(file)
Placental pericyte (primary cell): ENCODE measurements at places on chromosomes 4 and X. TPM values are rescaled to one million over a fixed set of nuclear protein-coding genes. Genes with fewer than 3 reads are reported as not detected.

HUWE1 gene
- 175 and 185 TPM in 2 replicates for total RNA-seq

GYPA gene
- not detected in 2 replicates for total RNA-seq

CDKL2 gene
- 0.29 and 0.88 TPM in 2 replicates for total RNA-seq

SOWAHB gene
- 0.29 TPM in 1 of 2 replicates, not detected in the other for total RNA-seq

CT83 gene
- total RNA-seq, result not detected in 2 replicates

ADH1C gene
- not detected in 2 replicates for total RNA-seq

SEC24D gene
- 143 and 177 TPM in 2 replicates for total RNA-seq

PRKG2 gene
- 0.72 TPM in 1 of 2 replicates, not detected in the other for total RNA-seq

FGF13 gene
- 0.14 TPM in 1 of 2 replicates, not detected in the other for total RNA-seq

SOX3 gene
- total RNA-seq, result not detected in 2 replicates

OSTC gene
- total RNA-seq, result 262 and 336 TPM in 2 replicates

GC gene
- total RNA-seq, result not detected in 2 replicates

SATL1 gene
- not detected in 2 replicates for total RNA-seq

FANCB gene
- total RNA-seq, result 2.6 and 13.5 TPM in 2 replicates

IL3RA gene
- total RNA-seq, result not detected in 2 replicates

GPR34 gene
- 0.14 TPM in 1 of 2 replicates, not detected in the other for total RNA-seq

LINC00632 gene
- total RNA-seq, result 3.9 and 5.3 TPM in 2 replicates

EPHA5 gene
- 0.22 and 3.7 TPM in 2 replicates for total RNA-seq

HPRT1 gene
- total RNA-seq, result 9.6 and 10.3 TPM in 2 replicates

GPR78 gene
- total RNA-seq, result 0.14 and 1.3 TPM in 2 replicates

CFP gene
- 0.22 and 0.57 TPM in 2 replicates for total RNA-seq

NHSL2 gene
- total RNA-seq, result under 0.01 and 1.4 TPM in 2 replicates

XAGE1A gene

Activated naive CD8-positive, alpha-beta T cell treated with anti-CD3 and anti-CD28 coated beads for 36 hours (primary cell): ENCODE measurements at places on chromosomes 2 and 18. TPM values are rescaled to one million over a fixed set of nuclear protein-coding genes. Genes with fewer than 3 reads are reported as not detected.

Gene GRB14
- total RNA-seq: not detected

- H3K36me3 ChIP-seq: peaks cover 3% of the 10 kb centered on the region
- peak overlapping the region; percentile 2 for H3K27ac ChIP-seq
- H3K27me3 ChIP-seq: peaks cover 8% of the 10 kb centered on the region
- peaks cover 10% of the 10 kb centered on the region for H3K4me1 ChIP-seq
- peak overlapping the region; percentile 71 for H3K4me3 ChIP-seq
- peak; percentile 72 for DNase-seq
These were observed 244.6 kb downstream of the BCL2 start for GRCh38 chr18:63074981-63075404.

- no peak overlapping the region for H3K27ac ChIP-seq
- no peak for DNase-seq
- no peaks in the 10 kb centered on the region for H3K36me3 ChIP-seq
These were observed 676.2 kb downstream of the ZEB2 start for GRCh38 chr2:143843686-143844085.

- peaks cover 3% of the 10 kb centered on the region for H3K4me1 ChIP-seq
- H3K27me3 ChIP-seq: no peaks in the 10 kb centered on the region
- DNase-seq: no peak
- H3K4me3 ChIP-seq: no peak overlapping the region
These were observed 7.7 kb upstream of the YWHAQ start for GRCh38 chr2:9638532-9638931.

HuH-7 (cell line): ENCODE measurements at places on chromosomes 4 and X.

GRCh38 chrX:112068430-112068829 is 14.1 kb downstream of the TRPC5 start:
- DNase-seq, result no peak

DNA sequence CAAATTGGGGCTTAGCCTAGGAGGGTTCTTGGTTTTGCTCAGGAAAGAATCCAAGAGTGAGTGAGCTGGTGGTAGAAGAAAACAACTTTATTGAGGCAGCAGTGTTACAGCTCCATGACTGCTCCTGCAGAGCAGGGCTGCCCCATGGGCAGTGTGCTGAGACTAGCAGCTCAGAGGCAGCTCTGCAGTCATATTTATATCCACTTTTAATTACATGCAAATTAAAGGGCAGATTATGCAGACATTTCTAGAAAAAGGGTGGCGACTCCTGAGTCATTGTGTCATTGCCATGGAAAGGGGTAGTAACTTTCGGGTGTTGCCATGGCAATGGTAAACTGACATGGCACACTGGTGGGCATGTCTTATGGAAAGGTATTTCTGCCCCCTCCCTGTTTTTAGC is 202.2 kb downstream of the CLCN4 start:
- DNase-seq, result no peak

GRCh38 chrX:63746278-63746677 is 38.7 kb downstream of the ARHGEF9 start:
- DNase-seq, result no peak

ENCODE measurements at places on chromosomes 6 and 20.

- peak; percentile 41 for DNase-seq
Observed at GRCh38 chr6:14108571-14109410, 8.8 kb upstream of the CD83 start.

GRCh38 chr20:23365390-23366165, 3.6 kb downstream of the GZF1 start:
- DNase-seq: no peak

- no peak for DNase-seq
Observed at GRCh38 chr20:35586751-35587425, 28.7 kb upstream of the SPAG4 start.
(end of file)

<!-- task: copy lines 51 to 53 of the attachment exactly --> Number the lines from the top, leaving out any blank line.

- peak overlapping the region; percentile 2 for H3K27ac ChIP-seq
- H3K27me3 ChIP-seq: peaks cover 8% of the 10 kb centered on the region
- peaks cover 10% of the 10 kb centered on the region for H3K4me1 ChIP-seq